“I was sure that what I heard was gunshots and I’m familiar … with how I should respond considering mine, my family’s and the public’s safety,” Pastor David said. His first concern was the whereabouts of his family. Then, when he exited the store, he saw the gunman. A few minutes later, convinced that the gunman was a threat to his family and fellow citizens, Pastor George shot and killed the suspect. Knowing that someone else had also been shot by the culprit, Pastor George then retrieved his first aid kit from his vehicle and rushed to the aid of the gunshot victim.
Pastor David had no desire to kill anyone. He did not even shoot the killer to kill him, but to use his own words: “…I fired to stop the shooter.” Even as he gave this statement, he often broke down and cried. Pastor David understands the value of human life. He loves people. He is a man of God.
So, before you ask me “how could you shoot someone?” I am asking you to consider the alternative: I stand there while innocent lives are destroyed and killed.
Dietrich Bonhoeffer, the famous German Lutheran pastor, was executed during WW2 for his participation in an attempted assassination of Hitler. He struggled with this, being a Christian and pastor. In the end, his chose to be involved in the plot, probably due to a conviction he held:
“If I see a madman driving a car into a group of innocent bystanders, then I can’t, as a Christian, simply wait for the catastrophe and then comfort the wounded and bury the dead. I must try to wrestle the steering wheel out of the hands of the driver.”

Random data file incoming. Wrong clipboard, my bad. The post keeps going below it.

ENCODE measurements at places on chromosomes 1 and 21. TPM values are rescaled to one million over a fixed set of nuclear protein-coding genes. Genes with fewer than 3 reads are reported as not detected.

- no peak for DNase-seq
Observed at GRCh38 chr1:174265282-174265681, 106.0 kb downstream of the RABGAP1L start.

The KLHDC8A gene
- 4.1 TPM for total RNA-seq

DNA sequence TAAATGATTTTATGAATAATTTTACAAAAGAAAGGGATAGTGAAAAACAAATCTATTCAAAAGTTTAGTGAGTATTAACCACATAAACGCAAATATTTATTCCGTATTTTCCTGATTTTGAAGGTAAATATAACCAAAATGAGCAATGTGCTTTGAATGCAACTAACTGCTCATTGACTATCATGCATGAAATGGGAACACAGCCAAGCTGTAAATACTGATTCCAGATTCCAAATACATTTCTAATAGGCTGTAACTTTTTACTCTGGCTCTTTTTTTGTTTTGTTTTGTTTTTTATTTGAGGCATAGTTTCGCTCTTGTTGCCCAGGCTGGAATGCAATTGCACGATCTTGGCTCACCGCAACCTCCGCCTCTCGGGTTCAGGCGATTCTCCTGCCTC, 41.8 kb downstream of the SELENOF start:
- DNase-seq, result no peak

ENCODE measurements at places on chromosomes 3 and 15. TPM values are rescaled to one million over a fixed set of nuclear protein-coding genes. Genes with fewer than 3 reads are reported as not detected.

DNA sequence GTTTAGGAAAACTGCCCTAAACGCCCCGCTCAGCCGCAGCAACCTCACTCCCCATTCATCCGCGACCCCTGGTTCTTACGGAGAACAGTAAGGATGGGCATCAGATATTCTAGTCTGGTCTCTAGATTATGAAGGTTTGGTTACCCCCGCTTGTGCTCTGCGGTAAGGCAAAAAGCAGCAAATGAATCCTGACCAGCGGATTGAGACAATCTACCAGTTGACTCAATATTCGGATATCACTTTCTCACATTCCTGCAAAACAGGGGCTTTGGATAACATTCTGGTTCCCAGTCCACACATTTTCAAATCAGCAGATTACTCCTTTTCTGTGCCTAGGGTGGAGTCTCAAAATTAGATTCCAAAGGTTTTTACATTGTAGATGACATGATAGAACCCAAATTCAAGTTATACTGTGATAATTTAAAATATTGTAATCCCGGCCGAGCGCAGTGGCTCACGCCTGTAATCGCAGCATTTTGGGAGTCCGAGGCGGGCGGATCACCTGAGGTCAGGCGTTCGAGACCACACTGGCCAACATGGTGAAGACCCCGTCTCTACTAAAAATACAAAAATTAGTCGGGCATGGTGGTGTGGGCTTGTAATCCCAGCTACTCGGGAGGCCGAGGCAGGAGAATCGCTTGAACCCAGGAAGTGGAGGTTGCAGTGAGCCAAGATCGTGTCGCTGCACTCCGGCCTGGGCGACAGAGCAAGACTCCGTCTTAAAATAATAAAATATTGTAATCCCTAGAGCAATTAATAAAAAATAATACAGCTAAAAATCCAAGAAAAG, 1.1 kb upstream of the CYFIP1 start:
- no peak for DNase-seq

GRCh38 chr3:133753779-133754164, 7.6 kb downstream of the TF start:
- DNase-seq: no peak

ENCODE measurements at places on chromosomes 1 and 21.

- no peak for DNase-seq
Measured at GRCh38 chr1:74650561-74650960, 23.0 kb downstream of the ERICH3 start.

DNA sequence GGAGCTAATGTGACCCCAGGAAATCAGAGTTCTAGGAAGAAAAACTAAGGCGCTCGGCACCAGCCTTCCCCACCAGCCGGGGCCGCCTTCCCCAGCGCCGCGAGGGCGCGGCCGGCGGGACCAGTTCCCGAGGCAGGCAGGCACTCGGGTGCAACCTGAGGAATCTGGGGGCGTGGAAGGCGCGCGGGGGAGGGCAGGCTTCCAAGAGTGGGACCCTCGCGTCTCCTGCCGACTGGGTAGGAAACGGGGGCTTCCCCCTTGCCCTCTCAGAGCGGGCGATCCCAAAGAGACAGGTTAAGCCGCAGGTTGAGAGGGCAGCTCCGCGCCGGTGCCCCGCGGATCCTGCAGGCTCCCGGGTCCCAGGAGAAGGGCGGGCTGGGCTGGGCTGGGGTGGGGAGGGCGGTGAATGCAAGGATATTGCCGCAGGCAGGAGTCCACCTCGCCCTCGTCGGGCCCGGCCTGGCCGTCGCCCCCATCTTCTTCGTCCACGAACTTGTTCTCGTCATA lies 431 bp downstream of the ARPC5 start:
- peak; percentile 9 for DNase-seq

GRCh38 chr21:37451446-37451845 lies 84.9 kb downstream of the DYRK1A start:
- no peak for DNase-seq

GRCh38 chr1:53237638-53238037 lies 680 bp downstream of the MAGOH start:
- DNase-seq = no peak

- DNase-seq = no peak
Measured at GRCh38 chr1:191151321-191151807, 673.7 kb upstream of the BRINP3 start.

You may not want to bear arms. You may despise guns. That is your right.
But for those of us who believe in the right to carry a gun, do not criticize our choice. We, too, value life. And we simply cannot bear to watch innocent lives destroyed. We have to “wrestle” the steering wheel away from the driver. And we will, if possible, use our gun to do so.
It is true that we are not wired for violence. However, it is equally true that we are wired for protection. So when confronted with the question about shooting someone, I quickly acknowledge the fact that it is a misdirected question. It is asked by those who have not thought it through.
Please don’t misunderstand me. I believe in the sanctity of life; from the baby inside the womb, to the senior lying in a hospice. Each and every life is precious. And I grieve for the one who resorted to murder. But I find no difference in the man who uses his gun to stop a killer, than I do from the soldier who, on foreign or home soil, shoots a terrorist in the act of war. They are both sheepdogs. They are both heroes.
UPCOMING SHEEPDOG SEMINARS
Circleville, Ohio (Columbus) February 7-8 this coming Thursday and Friday (click here)
Green Bay, Wisconsin February 12 (click here for info)
Coeur d’Alene, Idaho Sheepdog Seminar (35 miles east of Spokane, WA). March 8 - 9. (click here for info)
Manteca, California March 4 (click here for info)
Bangor, Maine - March 29-30 (click here for info)